Plant and Soil

, Volume 426, Issue 1–2, pp 253–266 | Cite as

Intrapopulation genotypic variation in leaf litter chemistry does not control microbial abundance and litter mass loss in silver birch, Betula pendula

  • Tarja Silfver
  • Merja Kontro
  • Ulla Paaso
  • Heini Karvinen
  • Sarita Keski-Saari
  • Markku Keinänen
  • Matti Rousi
  • Juha Mikola
Regular Article


Background and aims

Differences among plant genotypes can influence ecosystem functioning such as the rate of litter decomposition. Little is known, however, of the strength of genotypic links between litter quality, microbial abundance and litter decomposition within plant populations, or the likelihood that these processes are driven by natural selection.


We used 19 Betula pendula genotypes randomly selected from a local population in south-eastern Finland to establish a long-term, 35-month litter decomposition trial on forest ground. We analysed the effect of litter quality (N, phenolics and triterpenoids) of senescent leaves and decomposed litter on microbial abundance and litter mass loss.


We found that while litter quality and mass loss both had significant genotypic variation, the genotypic variation among silver birch trees in the quantity of bacterial and fungal DNA was marginal. In addition, although the quantity of bacterial DNA at individual tree level was negatively associated with most secondary metabolites of litter and positively with litter N, litter chemistry was not genotypically linked to litter mass loss.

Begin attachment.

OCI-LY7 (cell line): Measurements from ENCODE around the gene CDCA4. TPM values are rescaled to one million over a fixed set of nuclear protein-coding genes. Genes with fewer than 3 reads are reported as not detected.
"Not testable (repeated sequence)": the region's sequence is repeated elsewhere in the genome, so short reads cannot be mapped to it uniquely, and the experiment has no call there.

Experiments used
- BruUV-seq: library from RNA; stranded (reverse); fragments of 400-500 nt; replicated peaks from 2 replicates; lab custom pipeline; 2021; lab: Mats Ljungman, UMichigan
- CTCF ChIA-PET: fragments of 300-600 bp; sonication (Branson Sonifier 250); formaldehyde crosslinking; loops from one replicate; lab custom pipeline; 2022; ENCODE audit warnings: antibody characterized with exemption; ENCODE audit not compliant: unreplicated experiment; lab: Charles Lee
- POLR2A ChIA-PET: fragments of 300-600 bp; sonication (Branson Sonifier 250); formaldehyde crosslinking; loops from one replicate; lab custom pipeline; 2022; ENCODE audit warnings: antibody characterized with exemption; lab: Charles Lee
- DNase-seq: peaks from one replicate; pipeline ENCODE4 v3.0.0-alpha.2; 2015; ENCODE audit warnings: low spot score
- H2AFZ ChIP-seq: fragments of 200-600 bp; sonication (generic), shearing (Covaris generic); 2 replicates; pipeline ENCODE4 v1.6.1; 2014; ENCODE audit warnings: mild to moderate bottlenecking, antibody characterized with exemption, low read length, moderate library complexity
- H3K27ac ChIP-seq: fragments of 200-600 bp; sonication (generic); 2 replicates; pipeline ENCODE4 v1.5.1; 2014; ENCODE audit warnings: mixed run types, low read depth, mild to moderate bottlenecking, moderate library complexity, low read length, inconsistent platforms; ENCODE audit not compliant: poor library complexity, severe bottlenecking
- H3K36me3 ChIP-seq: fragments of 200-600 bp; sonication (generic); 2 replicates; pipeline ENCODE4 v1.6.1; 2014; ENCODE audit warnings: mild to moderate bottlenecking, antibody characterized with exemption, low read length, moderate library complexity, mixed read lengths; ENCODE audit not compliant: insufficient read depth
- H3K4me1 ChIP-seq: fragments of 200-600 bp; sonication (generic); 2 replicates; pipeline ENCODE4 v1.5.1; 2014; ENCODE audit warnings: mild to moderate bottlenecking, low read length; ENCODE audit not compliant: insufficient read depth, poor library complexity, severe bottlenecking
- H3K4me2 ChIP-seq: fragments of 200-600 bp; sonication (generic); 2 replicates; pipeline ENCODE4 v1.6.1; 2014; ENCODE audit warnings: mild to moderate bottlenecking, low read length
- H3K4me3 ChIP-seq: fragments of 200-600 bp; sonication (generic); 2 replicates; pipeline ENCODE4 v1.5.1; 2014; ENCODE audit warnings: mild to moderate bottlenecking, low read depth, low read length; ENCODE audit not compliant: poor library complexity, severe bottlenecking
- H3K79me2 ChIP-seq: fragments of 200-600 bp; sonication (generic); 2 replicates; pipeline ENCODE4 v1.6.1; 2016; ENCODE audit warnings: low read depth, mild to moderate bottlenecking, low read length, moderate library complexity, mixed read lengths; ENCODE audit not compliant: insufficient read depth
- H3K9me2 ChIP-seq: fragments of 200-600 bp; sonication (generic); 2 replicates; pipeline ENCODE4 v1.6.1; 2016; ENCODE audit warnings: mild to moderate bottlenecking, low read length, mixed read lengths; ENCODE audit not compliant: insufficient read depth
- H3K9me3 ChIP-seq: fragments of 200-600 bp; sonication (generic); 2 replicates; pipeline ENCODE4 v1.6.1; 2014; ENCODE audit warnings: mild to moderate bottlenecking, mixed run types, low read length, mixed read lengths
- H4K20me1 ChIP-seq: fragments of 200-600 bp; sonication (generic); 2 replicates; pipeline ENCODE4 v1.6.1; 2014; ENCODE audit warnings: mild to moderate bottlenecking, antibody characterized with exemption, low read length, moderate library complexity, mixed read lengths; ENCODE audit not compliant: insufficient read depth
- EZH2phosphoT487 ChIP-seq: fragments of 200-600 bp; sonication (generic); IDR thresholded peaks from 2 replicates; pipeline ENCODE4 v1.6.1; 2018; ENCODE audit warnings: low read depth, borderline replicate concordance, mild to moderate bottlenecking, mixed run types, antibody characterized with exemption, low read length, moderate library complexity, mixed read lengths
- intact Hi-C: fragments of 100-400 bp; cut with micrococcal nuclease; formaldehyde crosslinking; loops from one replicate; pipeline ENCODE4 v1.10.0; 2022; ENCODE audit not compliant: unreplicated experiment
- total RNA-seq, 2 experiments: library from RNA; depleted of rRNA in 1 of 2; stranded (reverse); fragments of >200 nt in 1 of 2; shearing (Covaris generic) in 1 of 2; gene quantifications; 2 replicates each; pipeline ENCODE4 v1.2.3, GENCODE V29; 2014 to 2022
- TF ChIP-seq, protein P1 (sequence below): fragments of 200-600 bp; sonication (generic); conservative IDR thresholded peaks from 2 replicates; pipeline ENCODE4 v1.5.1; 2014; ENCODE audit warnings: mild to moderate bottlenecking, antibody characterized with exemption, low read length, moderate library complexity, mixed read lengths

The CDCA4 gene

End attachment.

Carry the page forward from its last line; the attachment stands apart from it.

Contrary to our expectations, these results suggest that natural selection may have limited influence on overall microbial DNA and litter decomposition rate in B. pendula populations by reworking the genetically controlled foliage chemistry of these populations.


Litter quality Bacteria Fungi Phenolic compounds Nitrogen Triterpenoids Decomposition Natural selection 



We thank Hanni Sikanen and Eeva Somerkoski for their help in the field work, Kaisa Soikkeli for her help in the laboratory work and two anonymous reviewers for their constructive comments. The study was funded by the Academy of Finland (decision #1122444).


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Copyright information

© Springer International Publishing AG, part of Springer Nature 2018

Authors and Affiliations

  1. 1.Faculty of Biological and Environmental Sciences, Ecosystems and Environment Research ProgrammeUniversity of HelsinkiLahtiFinland
  2. 2.Department of Environmental and Biological Sciences, Kuopio CampusUniversity of Eastern FinlandKuopioFinland
  3. 3.Department of Environmental and Biological Sciences, Joensuu CampusUniversity of Eastern FinlandJoensuuFinland
  4. 4.Vantaa Research UnitNatural Resources Institute FinlandVantaaFinland

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